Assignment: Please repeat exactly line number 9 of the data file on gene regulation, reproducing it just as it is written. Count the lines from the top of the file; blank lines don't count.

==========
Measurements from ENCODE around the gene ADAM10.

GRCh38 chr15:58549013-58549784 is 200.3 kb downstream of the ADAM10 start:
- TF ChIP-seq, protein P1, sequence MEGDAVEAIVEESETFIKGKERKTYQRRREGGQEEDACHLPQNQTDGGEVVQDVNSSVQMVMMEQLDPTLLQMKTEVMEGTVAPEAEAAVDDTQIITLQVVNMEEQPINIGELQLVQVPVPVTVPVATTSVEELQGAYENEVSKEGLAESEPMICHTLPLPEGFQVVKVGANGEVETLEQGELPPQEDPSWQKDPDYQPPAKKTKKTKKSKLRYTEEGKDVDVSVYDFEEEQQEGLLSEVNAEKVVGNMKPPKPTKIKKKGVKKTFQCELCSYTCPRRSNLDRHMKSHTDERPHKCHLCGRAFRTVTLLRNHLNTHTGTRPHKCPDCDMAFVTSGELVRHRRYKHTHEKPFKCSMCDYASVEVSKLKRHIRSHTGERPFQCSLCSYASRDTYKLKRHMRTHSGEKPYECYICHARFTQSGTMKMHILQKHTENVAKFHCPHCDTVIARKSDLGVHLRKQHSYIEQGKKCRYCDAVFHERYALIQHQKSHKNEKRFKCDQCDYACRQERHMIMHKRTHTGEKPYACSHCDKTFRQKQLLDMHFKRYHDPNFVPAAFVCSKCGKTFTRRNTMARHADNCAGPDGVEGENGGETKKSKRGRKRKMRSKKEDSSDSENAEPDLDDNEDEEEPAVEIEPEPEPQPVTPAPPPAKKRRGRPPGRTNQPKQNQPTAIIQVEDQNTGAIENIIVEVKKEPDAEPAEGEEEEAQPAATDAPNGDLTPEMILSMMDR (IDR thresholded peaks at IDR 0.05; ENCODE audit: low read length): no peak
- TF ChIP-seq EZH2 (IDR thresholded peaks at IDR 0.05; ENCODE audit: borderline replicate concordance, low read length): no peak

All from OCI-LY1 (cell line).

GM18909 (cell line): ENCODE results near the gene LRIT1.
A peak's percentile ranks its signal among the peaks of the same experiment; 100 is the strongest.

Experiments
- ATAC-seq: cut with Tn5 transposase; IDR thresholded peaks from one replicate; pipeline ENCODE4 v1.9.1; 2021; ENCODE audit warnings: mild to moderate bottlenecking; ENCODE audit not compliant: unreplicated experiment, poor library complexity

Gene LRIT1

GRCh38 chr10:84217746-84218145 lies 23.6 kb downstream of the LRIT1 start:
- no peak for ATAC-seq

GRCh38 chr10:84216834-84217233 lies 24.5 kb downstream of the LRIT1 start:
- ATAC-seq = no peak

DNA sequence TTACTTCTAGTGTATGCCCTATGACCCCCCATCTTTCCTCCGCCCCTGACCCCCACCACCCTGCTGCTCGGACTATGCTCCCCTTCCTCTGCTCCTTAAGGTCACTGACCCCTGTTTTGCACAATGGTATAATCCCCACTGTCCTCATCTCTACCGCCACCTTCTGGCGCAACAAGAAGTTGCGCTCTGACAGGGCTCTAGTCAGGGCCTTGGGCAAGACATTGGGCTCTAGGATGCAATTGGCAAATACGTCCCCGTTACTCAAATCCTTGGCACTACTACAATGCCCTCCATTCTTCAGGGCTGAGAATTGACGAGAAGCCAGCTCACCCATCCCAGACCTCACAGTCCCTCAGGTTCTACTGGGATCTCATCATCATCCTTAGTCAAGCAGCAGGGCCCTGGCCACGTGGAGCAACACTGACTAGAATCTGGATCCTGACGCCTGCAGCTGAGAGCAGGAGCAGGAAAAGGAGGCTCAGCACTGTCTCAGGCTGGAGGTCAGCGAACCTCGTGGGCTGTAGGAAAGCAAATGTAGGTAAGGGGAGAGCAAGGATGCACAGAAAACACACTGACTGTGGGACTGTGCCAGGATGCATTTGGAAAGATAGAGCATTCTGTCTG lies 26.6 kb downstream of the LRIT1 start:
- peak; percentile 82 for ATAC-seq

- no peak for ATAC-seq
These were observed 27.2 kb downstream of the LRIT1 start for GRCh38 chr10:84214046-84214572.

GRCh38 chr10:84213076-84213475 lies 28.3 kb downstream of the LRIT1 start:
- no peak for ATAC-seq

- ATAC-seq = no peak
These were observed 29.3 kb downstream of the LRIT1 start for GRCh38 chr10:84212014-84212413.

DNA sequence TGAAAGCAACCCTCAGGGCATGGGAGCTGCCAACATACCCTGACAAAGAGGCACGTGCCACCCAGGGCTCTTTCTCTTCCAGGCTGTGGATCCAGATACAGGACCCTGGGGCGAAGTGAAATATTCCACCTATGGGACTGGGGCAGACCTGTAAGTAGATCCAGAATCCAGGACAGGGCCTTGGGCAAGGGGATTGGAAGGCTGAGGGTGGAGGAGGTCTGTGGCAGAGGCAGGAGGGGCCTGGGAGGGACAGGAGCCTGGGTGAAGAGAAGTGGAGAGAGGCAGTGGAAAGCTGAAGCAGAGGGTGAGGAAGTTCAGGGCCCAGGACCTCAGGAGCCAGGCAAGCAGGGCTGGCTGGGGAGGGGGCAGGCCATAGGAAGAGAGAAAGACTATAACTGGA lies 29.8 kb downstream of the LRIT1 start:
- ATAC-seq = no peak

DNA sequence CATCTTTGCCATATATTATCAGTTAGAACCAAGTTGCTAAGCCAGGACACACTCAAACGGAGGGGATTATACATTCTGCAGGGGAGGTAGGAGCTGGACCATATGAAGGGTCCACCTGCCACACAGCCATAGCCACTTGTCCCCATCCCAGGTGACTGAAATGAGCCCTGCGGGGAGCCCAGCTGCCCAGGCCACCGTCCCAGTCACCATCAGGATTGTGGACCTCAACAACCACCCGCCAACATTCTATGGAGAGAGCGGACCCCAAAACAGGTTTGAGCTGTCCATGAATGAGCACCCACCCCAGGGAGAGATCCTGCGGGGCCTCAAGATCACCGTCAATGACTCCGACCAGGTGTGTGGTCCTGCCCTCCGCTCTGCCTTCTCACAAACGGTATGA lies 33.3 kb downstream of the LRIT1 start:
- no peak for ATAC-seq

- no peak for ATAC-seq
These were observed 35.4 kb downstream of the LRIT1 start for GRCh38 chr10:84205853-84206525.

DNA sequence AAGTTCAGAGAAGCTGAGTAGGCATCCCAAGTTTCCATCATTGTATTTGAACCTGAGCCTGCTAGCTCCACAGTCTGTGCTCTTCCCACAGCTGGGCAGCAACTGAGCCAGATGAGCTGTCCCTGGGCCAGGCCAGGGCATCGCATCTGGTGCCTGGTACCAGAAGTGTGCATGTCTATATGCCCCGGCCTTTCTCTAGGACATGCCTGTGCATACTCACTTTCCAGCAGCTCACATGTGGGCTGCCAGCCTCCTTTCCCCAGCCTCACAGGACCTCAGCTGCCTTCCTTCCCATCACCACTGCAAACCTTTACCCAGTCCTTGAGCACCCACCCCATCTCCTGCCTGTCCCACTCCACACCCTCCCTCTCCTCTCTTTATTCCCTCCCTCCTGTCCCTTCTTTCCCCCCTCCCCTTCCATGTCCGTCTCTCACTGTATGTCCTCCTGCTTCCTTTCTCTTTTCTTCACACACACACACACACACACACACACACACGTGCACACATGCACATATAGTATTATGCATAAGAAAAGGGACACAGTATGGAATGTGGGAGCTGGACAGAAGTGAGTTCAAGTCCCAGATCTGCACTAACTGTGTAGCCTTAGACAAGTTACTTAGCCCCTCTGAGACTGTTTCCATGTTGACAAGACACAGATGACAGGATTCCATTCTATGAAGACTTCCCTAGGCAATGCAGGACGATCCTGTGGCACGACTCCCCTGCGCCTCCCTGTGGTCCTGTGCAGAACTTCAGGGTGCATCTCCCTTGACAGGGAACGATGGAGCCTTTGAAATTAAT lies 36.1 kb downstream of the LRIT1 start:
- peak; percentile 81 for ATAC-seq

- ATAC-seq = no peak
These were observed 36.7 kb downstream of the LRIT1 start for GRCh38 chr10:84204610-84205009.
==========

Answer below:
- ATAC-seq: cut with Tn5 transposase; IDR thresholded peaks from one replicate; pipeline ENCODE4 v1.9.1; 2021; ENCODE audit warnings: mild to moderate bottlenecking; ENCODE audit not compliant: unreplicated experiment, poor library complexity